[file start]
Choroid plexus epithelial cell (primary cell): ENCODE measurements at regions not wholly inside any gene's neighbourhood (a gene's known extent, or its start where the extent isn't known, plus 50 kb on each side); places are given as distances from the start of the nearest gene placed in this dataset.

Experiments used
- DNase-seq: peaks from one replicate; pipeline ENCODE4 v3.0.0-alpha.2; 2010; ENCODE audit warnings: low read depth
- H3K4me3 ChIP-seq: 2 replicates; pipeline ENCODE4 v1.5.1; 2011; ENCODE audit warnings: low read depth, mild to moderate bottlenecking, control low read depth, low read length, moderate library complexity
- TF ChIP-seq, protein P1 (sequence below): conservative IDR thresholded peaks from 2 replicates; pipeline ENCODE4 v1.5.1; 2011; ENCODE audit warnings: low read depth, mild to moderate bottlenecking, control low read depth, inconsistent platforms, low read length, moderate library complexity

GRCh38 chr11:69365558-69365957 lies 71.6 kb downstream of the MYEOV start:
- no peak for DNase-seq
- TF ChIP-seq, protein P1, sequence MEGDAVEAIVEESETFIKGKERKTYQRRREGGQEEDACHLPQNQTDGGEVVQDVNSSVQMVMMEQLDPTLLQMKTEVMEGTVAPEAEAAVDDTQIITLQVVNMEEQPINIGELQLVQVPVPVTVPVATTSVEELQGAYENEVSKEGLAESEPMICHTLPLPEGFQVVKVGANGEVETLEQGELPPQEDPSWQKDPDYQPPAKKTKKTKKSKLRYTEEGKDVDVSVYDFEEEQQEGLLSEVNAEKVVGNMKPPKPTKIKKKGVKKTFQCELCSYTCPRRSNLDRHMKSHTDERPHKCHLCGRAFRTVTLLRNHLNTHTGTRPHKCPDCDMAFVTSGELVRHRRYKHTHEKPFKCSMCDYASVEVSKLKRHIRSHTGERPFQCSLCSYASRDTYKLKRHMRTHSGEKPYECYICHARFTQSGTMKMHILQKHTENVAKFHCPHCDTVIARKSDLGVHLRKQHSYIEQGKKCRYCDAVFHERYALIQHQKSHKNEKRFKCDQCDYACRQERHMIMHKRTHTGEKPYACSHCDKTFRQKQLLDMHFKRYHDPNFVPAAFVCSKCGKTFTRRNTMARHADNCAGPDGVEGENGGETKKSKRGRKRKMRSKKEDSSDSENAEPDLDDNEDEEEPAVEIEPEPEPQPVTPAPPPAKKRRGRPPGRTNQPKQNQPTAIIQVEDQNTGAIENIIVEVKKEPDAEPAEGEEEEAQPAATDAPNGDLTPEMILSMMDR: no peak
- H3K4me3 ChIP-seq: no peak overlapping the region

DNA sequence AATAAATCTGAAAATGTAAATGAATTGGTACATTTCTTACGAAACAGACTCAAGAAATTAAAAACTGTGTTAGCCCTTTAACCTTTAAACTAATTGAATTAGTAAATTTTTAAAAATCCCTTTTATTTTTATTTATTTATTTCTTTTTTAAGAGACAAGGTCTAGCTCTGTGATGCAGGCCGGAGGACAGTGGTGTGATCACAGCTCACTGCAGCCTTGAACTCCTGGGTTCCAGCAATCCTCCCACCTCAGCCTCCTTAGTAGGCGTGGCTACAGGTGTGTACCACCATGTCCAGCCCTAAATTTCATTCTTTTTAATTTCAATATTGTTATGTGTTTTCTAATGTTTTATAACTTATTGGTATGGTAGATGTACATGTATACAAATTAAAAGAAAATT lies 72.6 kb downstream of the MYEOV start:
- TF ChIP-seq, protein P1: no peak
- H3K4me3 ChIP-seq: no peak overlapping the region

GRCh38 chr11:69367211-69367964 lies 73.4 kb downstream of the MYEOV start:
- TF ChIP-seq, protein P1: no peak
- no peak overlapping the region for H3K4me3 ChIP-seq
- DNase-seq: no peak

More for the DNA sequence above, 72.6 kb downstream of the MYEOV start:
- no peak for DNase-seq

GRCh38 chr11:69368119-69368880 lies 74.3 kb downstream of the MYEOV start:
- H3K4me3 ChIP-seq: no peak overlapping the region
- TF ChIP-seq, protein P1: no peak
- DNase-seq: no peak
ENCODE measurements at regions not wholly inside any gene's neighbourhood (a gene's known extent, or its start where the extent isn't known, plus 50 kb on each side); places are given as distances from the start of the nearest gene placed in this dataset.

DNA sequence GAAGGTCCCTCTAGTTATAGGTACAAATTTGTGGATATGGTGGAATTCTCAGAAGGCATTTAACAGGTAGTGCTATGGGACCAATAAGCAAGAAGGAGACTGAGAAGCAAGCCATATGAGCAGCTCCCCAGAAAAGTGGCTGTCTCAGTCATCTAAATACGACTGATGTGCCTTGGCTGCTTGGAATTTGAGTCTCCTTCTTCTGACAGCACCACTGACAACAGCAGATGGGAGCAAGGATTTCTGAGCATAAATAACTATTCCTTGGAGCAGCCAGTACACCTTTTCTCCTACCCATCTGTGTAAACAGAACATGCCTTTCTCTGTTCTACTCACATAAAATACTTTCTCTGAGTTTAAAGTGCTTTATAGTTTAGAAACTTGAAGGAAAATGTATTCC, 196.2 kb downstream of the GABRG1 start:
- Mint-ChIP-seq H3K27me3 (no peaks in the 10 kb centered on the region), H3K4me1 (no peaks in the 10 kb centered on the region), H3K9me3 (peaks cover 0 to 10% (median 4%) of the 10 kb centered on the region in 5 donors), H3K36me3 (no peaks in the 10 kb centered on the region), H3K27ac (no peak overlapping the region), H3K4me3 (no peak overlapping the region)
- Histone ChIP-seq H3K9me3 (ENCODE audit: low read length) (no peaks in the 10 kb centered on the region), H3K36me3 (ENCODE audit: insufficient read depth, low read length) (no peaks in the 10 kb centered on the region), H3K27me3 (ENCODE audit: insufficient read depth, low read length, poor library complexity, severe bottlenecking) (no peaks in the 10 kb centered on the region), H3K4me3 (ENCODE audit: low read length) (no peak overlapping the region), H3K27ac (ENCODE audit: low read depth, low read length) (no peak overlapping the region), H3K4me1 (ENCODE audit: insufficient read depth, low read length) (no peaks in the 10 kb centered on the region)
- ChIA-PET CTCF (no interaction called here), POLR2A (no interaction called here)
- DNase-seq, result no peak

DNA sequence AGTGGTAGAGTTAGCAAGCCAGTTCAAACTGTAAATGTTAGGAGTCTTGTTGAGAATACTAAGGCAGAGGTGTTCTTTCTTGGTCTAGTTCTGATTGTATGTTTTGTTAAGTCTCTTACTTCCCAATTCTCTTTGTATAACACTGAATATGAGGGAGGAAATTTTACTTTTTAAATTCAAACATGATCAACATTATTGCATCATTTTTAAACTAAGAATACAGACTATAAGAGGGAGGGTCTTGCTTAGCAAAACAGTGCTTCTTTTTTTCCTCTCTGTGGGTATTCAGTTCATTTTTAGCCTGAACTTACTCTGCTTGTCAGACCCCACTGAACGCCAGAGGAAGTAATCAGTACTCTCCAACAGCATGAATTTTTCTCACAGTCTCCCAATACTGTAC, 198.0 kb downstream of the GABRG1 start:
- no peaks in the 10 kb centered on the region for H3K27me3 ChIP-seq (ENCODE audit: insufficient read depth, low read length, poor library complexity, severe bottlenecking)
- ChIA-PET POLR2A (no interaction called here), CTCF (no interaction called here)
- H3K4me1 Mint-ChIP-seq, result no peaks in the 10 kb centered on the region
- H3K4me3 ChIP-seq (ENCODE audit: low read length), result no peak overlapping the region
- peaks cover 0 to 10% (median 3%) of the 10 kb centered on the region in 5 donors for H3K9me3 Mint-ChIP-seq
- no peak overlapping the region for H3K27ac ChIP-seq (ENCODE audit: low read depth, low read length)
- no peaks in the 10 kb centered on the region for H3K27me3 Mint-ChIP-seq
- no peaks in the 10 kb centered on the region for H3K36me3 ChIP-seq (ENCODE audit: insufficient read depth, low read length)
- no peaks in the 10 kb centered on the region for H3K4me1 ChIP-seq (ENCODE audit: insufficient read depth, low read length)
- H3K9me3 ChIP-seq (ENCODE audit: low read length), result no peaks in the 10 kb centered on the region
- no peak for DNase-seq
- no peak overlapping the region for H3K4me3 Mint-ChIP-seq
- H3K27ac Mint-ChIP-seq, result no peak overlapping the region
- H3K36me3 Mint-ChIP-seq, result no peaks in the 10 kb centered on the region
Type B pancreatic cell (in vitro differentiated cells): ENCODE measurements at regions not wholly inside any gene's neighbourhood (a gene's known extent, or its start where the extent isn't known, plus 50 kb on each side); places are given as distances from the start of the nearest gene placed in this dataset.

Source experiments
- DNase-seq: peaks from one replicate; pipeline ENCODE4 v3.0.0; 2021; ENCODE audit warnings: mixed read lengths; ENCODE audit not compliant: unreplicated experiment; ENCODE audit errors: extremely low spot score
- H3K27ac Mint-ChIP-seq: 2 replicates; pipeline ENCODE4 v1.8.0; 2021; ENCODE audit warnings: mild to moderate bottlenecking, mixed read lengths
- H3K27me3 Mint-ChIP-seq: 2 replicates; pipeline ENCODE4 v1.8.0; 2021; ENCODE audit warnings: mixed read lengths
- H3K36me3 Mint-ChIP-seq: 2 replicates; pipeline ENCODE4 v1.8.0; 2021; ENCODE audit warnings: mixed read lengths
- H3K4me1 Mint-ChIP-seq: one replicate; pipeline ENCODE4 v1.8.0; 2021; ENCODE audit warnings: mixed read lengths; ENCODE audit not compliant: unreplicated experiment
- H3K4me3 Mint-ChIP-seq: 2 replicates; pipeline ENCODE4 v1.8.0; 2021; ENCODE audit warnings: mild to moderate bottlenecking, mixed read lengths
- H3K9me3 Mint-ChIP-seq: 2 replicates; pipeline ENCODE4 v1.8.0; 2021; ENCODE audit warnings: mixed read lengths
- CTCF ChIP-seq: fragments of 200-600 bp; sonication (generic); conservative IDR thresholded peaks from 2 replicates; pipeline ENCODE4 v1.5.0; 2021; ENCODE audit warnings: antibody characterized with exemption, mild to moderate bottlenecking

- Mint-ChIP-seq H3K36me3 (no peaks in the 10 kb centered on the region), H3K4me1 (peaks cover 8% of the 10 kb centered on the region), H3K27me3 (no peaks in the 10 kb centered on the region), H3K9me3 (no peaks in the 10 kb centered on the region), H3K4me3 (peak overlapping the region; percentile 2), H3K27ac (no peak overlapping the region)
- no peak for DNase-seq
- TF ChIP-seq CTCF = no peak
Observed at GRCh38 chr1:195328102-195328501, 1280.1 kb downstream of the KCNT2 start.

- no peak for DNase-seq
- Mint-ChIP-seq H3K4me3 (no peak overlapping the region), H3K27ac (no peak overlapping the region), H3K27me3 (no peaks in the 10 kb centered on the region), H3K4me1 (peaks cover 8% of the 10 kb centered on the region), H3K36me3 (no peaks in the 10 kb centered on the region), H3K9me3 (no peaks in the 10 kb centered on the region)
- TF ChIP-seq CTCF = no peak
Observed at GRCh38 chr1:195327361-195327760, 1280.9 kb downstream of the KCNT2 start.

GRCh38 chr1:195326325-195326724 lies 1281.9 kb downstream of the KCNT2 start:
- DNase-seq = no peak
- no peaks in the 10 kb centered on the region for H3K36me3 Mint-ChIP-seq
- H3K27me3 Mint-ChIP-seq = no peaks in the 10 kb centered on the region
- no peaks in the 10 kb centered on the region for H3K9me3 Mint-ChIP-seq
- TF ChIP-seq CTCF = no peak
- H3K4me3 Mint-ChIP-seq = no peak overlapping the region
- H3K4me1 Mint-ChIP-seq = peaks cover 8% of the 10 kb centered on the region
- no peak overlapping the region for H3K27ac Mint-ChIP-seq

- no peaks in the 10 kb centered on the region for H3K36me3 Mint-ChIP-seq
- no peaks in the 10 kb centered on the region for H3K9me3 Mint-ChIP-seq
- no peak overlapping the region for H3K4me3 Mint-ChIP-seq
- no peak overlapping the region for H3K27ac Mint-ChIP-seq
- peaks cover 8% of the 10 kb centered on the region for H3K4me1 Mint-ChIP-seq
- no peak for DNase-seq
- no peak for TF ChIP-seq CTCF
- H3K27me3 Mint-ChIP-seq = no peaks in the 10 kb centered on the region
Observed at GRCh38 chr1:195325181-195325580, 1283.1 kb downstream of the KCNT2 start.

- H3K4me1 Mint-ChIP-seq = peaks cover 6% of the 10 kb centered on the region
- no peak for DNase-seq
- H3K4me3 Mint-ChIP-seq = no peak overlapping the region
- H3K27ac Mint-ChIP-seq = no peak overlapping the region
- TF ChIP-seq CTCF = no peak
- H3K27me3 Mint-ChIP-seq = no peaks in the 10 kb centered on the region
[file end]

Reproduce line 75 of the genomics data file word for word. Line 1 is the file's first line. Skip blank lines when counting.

- peaks cover 8% of the 10 kb centered on the region for H3K4me1 Mint-ChIP-seq